Courtesy of AFP
When pregnant women are exposed to moderate levels of chlorpyrifos, or CPF, their children may experience lasting changes in brain structure linked to lower intelligence. A study in the Proceedings of the National Academy of Sciences examined New York City pregnant mothers who were tested for exposure to CPF, which is widely used for pest control in farms and public spaces.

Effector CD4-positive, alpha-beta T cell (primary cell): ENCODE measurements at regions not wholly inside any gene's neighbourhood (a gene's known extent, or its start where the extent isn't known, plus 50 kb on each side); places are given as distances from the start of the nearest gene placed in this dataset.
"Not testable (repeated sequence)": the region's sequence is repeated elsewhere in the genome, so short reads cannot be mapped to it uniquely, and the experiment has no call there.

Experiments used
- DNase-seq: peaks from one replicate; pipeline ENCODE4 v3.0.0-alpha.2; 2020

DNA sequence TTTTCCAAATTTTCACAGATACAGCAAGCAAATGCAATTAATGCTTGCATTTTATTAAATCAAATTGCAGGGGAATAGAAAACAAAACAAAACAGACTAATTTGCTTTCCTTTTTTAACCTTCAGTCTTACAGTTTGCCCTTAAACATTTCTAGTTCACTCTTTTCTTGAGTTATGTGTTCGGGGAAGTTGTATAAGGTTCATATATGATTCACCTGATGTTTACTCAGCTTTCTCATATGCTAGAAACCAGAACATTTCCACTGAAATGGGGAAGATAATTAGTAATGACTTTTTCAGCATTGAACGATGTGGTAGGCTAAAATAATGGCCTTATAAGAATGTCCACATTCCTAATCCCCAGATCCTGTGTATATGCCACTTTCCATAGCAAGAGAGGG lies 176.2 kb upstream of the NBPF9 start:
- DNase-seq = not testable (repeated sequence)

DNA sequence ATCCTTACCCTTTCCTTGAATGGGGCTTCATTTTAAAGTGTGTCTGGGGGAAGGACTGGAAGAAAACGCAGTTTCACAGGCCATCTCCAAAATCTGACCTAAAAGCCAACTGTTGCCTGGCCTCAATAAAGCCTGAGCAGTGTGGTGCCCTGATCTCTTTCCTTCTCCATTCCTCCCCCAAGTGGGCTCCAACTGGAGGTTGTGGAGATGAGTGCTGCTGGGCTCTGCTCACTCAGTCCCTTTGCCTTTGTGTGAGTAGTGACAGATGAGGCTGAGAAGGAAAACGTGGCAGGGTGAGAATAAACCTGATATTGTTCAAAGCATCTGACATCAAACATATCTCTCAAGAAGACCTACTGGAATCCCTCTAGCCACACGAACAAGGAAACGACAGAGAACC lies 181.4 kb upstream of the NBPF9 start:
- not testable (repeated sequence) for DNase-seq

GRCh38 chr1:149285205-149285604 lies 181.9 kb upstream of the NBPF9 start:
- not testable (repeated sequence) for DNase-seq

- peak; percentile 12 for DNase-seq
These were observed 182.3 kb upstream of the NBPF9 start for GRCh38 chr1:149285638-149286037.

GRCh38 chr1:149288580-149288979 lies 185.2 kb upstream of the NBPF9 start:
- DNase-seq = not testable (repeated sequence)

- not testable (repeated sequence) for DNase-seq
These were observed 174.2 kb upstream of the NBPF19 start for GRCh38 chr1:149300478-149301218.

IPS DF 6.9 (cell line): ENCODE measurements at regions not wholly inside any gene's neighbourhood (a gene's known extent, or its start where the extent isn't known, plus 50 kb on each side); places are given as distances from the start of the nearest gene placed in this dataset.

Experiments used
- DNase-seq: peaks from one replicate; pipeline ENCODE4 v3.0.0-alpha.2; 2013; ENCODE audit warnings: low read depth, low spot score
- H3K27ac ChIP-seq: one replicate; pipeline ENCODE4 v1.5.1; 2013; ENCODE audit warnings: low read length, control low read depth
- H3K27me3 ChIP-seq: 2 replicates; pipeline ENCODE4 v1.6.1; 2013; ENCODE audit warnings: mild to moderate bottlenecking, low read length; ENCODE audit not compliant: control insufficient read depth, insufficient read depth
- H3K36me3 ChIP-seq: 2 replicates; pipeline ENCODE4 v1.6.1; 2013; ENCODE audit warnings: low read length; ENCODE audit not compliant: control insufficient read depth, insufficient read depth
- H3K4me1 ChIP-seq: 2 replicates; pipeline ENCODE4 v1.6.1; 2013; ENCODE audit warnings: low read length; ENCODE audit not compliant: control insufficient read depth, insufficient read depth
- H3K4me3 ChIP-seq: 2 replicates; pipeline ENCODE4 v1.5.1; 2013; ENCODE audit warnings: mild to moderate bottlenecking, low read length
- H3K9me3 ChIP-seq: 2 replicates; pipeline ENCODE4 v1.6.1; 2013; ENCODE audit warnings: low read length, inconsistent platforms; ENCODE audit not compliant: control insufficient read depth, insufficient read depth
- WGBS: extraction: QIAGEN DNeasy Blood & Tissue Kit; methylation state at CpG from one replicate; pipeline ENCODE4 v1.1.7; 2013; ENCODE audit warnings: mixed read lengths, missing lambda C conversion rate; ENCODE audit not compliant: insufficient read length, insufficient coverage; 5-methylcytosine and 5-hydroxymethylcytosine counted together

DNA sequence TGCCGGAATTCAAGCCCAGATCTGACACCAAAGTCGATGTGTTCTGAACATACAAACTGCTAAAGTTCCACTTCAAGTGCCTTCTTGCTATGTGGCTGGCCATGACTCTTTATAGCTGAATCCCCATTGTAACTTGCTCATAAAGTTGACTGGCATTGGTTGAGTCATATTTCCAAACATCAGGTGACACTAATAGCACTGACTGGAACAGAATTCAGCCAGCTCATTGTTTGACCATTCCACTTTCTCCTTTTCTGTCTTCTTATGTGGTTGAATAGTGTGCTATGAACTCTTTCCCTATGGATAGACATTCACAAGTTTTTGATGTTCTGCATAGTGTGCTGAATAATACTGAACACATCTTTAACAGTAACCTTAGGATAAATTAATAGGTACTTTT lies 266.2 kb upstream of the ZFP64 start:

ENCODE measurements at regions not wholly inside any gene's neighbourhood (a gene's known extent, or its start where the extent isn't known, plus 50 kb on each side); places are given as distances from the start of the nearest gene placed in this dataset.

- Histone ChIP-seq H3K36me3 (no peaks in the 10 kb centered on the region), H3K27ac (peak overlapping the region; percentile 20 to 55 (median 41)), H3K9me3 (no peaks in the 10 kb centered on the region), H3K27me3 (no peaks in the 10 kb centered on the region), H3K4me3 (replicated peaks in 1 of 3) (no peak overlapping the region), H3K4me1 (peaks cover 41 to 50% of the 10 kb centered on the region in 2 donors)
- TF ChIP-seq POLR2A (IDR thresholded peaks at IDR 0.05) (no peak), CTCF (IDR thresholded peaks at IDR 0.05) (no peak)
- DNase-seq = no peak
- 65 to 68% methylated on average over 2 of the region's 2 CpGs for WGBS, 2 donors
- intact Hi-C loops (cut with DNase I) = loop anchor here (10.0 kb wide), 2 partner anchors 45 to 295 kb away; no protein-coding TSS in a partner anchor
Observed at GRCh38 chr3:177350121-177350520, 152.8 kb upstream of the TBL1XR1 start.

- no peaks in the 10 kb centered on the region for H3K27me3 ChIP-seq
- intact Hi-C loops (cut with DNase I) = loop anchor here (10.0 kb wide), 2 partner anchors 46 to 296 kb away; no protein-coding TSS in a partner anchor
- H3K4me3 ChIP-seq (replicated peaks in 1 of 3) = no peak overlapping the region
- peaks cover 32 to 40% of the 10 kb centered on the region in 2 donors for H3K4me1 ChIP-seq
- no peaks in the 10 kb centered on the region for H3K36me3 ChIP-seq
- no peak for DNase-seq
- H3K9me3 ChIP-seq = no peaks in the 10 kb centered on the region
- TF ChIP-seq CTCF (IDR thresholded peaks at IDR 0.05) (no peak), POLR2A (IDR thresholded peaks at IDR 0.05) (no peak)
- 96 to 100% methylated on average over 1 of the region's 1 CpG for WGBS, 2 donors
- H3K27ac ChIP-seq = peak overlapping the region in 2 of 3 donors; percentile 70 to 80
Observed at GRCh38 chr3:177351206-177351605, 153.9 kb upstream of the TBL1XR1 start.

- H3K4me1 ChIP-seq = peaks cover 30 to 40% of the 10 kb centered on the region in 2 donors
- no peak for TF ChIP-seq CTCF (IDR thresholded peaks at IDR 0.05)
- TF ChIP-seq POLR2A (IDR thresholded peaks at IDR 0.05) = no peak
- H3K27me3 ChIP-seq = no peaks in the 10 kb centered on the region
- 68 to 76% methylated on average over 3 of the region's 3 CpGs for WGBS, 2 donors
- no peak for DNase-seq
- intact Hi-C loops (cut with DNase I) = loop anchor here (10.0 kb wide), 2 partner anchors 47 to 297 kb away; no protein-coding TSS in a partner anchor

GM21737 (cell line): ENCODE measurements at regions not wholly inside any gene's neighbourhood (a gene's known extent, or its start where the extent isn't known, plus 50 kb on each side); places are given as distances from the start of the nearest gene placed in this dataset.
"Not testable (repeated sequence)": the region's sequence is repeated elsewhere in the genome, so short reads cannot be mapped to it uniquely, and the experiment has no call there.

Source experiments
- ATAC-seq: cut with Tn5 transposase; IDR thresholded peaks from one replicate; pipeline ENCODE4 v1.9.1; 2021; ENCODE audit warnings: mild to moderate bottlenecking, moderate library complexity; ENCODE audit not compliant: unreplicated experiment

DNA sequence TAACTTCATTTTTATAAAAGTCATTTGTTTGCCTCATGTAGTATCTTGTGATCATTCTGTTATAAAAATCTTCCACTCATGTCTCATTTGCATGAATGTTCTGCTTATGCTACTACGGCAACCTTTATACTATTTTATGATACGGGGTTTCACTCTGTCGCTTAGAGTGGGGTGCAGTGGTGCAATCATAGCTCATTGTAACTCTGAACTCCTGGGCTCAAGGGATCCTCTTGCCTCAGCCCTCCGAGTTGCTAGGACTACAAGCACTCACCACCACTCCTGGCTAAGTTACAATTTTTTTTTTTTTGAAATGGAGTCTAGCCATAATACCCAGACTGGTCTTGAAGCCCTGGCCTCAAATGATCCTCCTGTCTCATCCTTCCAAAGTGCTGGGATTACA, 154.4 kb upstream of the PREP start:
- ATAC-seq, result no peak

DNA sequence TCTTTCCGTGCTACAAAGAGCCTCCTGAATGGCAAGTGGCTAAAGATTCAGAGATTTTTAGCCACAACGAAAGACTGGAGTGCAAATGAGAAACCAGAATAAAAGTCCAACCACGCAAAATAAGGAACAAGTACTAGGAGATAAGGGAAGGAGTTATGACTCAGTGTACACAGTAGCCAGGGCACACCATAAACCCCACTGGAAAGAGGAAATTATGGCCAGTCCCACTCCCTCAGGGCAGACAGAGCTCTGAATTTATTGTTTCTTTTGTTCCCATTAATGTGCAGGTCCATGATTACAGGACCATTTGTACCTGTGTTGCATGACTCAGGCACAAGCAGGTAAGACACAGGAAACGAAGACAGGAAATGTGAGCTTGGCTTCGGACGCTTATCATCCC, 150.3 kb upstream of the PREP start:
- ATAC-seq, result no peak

The women in the study, which included 369 subjects total, took part prior to 2001 when CPF was banned from household use in the United States, though the chemical continues to be used worldwide in agriculture. Researchers compared 20 children -- age five to 11 -- whose mothers tested highest for levels of CPF and found "significant abnormalities" in brain structure compared to 20 children whose mothers showed lower exposures. However, all the women in the study were exposed at routine levels below the US established thresholds for acute exposure, indicating that even low to moderate exposure could pose hefty risks to a child's brain development.